WASHINGTON - St. Louis Federal Reserve Bank President James Bullard Friday said he sees the central bank's first interest rate hike coming a year earlier than the current estimate of the Fed's policymaking Federal Open Market Committee.
Bullard also said the Fed's decision to provide a calendar date for when it expect to raise its target rate might not have been the best policy.
In an interview on CNBC, Bullard was asked to share his expectation for when the first increase of the federal funds rate would be. His response: "I'm 2013."
Bullard will be a voter on the FOMC in 2013.
The FOMC in its formal statement said current conditions will likely warrant rates staying low until at least late-2014, but Bullard warned the uncertainty around that date "is pretty wide and the dispersion on the committee shows that."
"It's hard to forecast out six months much less two years or three years," he said.
In addition, the late-2014 date "is adjustable" if the economy changes, Bullard added.
"How do you know what the economy's going to be like in late-2014? No one knows, we don't know ... ; this is a best guess and it's a form of guidance."
Bullard argued that trying to make promises that far in the future "is not a credible thing to do" because there are too many factors that could impact the economy.
"Maybe this wasn't the right way to go because of this problem of how do you know what's going to be going on that far into the future," he said.
Earlier in the interview, Bullard described the economy as looking "brighter" in 2012, adding he believes "we can get 3% growth," and "unemployment down (to) 7% to 8% by the end of the year."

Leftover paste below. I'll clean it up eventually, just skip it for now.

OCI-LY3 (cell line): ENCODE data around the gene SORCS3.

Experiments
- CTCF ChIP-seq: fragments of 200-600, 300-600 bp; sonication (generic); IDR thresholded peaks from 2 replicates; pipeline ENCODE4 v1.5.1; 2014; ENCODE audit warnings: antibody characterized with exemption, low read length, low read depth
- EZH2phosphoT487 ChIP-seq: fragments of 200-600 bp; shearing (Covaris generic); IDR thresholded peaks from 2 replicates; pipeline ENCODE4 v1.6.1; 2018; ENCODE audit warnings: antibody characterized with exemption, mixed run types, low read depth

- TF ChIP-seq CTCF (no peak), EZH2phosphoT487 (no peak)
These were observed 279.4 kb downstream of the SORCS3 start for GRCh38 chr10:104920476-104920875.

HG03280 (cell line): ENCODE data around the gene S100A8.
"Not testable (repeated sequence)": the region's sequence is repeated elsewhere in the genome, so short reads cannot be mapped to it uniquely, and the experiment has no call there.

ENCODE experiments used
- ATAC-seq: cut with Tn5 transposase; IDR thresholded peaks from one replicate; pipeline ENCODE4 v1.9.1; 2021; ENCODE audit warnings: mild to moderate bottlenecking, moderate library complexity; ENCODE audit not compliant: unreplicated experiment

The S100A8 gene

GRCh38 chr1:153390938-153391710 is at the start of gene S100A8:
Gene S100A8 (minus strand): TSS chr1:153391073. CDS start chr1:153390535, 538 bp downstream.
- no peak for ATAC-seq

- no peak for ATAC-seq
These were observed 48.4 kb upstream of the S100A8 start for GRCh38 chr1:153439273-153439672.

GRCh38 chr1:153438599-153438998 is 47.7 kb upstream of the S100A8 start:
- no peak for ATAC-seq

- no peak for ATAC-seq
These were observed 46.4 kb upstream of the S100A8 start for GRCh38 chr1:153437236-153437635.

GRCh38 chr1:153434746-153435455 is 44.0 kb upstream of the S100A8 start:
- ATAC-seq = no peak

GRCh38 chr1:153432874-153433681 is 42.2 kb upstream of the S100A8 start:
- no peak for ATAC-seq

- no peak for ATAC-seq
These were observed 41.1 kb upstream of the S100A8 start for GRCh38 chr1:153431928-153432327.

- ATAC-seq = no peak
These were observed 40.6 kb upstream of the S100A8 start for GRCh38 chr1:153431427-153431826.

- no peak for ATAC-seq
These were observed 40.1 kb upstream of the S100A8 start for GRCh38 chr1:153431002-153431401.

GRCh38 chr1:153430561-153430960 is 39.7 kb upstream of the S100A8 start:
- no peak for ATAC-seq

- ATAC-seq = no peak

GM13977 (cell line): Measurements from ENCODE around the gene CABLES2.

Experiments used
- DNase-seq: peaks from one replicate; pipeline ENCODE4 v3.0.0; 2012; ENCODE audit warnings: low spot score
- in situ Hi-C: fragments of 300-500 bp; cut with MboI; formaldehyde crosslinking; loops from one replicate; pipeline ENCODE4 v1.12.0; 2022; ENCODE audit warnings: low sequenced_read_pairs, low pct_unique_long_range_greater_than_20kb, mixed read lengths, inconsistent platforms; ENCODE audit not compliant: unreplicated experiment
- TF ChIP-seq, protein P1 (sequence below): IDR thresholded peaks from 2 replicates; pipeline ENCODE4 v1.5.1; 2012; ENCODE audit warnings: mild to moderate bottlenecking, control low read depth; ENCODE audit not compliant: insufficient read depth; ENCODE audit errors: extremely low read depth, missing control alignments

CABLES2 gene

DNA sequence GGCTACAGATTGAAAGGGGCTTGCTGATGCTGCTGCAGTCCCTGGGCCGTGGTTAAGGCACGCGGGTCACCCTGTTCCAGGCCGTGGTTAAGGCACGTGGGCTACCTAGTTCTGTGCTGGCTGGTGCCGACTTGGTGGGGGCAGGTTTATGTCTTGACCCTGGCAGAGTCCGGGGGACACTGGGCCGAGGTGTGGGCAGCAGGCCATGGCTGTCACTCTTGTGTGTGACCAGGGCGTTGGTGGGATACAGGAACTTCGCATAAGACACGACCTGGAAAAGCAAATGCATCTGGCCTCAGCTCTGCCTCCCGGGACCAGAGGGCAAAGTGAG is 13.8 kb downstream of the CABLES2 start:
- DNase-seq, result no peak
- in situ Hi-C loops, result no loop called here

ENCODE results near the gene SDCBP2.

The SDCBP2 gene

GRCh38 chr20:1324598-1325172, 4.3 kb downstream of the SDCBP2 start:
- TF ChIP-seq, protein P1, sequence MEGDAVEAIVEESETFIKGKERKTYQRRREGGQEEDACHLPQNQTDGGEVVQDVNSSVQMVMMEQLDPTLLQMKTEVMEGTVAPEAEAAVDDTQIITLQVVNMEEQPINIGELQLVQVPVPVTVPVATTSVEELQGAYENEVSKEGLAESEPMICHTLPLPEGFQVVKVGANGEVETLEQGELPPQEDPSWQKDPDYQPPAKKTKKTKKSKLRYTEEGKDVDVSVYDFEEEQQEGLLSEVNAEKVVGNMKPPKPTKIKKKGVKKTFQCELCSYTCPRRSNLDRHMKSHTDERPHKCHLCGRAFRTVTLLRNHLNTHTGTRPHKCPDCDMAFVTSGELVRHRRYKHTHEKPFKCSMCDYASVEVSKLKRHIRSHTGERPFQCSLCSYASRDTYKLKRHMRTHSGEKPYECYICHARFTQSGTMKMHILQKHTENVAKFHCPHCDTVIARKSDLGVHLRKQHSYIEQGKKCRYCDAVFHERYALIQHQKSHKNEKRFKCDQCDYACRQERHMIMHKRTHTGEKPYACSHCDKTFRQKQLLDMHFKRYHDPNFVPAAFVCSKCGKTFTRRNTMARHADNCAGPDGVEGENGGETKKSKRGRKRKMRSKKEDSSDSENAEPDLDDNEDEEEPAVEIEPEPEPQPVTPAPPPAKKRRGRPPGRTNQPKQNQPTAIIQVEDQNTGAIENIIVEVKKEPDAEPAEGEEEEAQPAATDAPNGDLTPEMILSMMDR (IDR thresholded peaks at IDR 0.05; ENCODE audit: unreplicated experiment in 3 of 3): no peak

Texas Congressman Kevin Brady, vice chairman of the Joint Economic Committee, has said he will introduce legislation that makes price stability the sole mandate of the Fed.
Asked to comment, Bullard said the central bank's policy would be the same under a single mandate.
The only thing the Fed can do in the long-run is control the inflation rate, he said.
"By providing stable prices in the economy you allow the prices to send the right signals to all the suppliers and demanders in the economy. You get the best allocation of resources that you can get," Bullard said. "This is the way you get the best employment boom that you can get."
Going to a single mandate would clarify what the Fed can do in the long-run, he argued. "It's ok with me to go to the single mandate."
Asked to assess the costs of the Fed's quantitative easing measures, Bullard said he has been concerned not just about QE but the very easy U.S. monetary policy.
Arguing that such policies were not meant to be stretched out over a very long period, Bullard said "I've become worried about the effects on savings in the U.S., that you are discouraging savings."
Changing people's life cycle savings patterns could be a possible detriment for the U.S. economy.
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